01/22/2013 10:46 am ET Updated Dec 06, 2017

NFL Championship Sunday: What We Learned

The NFL's Championship weekend delivered once again on its annual promise of high drama and great games. In the AFC, Baltimore, riding the wave of the Ray Lewis farewell tour, shut down the high-octane New England offense for 13 points, zero of which came after halftime. Joe Flacco -- yes, that Joe Flacco -- became the all-time winningest road playoff quarterback in league history, with six victories. In the NFC, it was another elite offense: the Falcons, who were also held scoreless in the second half, also at home. Matt Ryan was superb, but once again, Colin Kaepernick proved why he is the starting quarterback. Despite making just his ninth career start, the second-year pro now has more career playoff wins than Ryan.

Now, less than two weeks away from Super Bowl Sunday, let's take a look at what we learned Sunday and what we can expect from the big game.

1). No more Flacco bashing!

The Delaware product has now thrown eight touchdowns and zero interceptions with a passer rating nearing 115 in the postseason. Better yet, his deep ball ability and willingness to check down to crossers like tight end Dennis Pitta and wideout Anquan Boldin have extended Ravens drives and allowed for third-and-short and third-and-medium. Very few quarterbacks in this league have endured more criticism despite such great success than Flacco, who, as mentioned earlier, is officially the NFL's winningest road playoff quarterback, ever. The San Francisco defense surely presents a slew of issues, namely the superb front four, premier linebacking core and a very solid secondary that thrives in its Cover 2 shell. At this point though, Flacco, set to be an unrestricted free agent in March, has earned his due.

2). But we can bash Bill Belichick

We already knew the Pats coach was a sore loser, and he proved it once again after not wanting to talk to media and then providing a miserable postgame press conference. Aside from that though, Belichick was brutally out-coached by John Harbaugh, who primarily used just three wideouts and Pitta -- an extremely versatile tight end -- to force the Patriots into nickel coverage, after intermission. As a result, the Pats' pass-rush was nonexistent and Flacco had wide open throwing lanes. Clearly, the Aqib Talib injury hurt, but Belichick had no answer defensively, and it wasn't even close. During the second half, the Ravens threw the ball 24 times, which was double the 12 times the team threw in the first half. While Tom Brady and the Pats' offense sputtered, Baltimore's up-tempo offense was deftly efficient.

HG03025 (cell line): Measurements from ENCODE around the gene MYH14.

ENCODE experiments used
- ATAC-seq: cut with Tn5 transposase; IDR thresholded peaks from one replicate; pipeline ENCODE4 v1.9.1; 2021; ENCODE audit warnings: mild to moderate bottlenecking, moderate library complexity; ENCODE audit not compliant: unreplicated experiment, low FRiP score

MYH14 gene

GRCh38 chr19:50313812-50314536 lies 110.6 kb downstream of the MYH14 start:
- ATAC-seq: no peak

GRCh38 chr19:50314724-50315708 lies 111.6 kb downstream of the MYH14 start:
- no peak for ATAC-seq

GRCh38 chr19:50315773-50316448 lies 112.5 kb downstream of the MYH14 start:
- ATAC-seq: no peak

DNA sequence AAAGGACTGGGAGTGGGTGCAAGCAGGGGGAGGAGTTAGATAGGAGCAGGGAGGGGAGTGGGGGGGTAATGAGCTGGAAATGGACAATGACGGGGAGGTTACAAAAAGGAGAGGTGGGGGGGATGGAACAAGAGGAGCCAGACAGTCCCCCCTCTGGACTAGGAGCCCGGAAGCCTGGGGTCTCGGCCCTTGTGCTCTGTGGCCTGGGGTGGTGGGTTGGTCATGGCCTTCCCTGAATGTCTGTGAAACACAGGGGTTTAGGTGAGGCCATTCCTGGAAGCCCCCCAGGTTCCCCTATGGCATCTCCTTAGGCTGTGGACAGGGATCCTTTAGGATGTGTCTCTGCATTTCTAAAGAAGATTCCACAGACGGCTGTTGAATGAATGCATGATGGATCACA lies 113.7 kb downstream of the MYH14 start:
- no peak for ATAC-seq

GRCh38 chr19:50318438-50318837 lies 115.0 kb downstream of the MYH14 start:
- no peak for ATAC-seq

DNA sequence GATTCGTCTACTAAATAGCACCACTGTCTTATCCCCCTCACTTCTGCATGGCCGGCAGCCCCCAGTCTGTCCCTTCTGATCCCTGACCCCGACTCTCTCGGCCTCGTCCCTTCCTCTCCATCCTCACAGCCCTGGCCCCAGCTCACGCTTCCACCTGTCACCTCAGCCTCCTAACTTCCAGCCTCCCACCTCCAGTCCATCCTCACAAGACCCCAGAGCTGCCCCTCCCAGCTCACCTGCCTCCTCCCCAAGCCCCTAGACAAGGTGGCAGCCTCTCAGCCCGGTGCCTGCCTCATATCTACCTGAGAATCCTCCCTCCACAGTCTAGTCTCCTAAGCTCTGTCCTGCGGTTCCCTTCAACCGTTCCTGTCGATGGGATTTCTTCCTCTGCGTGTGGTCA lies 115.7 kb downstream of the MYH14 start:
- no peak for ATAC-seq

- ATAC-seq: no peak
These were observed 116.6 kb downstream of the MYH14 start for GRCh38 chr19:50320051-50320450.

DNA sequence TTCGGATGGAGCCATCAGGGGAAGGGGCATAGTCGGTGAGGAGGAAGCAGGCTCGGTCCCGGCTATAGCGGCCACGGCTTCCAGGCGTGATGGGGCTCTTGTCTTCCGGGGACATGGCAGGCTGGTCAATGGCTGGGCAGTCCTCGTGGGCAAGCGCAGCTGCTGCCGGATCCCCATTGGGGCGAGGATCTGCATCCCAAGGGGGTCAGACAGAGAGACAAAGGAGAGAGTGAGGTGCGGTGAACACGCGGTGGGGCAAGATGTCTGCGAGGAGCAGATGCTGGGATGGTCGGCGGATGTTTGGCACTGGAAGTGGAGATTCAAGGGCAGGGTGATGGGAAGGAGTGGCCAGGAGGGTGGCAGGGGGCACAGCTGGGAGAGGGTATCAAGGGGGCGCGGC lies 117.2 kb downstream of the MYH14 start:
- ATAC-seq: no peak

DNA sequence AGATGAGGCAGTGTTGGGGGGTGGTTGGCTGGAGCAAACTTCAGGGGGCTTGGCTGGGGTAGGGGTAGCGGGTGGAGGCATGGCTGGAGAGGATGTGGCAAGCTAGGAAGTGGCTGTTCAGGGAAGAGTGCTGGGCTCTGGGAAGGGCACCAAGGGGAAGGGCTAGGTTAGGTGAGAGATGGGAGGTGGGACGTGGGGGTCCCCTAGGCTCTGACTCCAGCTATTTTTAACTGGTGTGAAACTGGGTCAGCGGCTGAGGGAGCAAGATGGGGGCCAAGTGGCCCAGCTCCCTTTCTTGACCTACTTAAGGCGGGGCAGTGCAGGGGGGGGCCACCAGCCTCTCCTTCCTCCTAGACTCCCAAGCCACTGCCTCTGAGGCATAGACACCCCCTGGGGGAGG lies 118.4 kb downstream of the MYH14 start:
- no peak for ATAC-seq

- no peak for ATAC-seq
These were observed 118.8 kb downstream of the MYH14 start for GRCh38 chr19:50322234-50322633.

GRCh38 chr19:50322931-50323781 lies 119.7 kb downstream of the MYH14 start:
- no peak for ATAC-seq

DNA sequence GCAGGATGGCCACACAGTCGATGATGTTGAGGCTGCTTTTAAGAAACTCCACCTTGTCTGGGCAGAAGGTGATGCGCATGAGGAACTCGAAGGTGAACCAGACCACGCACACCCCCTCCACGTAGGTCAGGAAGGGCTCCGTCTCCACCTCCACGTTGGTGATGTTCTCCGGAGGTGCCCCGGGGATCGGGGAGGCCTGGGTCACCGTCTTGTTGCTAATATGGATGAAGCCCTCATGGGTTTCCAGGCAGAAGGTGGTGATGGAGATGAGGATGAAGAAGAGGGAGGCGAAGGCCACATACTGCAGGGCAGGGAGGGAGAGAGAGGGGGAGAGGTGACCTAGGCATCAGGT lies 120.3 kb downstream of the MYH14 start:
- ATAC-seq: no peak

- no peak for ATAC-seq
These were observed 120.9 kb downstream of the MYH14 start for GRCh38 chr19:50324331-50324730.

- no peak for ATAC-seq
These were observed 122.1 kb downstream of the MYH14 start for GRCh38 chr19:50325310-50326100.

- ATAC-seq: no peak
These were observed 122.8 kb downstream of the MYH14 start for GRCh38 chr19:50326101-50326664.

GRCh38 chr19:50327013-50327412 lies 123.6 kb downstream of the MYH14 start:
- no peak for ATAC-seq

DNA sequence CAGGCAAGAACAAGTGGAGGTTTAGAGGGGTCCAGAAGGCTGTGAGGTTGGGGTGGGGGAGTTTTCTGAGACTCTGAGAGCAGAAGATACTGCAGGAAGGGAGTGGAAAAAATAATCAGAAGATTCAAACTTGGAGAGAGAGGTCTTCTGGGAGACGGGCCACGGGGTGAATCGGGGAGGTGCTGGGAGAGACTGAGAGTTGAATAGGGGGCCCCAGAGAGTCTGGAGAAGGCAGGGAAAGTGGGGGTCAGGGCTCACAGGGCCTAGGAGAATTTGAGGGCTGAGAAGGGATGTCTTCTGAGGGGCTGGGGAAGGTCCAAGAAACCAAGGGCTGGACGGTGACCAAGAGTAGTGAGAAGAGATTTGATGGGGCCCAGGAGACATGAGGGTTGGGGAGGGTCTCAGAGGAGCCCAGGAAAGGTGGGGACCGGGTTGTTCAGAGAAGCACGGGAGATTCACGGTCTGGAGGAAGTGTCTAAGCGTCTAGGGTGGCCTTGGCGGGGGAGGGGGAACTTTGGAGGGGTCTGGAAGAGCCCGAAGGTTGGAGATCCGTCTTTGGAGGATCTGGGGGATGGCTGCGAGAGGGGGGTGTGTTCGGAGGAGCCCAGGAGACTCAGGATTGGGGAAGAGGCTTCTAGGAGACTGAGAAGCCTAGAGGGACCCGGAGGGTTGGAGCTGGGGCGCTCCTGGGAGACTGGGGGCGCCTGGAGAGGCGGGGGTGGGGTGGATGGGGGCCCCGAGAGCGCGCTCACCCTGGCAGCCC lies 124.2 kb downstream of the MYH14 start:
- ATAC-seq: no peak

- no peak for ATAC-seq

3). Kaepernick can sling it too

181 rushing yards later after lighting up Green Bay for 45 points, Kaepernick had his best game through the air, yet. In fact, in totaling just 21 yards on the ground in Atlanta, he proved that he not only can throw effectively, but can also do so when the defense is expecting it. Kaepernick, who finished with a passer rating of 127.7, was brilliant in both his pre-snap and post-snap reads, slicing up a Falcons defense that was spotted with a 17-0 lead.

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Baltimore will make a game plan for the read-option, but its Kaepernick's ability to throw the intermediate and deep ball that could prove the difference. He's so athletic and so fast, but it's his remarkable accuracy, especially when buying time in and around the pocket, that's so impressive.

4). Michael Oher and the Ravens are better off when he's not protecting the blindside

The Ravens offensive line has been brilliant throughout the playoffs, and a vital reason why is Oher's move from left tackle to right tackle. Oddly enough, despite the Michael Lewis book and Sandra Bullock film, Oher is much more effective as a run blocker than a pass protector. As a result, the Ravens have concocted a wonderfully balanced offense, with Flacco throwing and the duo of Ray Rice and Bernard Pierce running outside, mostly to the right. On the flip side, the 49ers and its terrific front four have been eerily quiet of late. All-Pro Aldon Smith (19.5 sacks this season) has failed to record one in the past four games, while Justin Smith is clearly not 100 percent after his bicep injury. If Oher and the rest of the Baltimore line can mostly hold off the 49ers front four, Flacco and this offensive attack should be in great shape.

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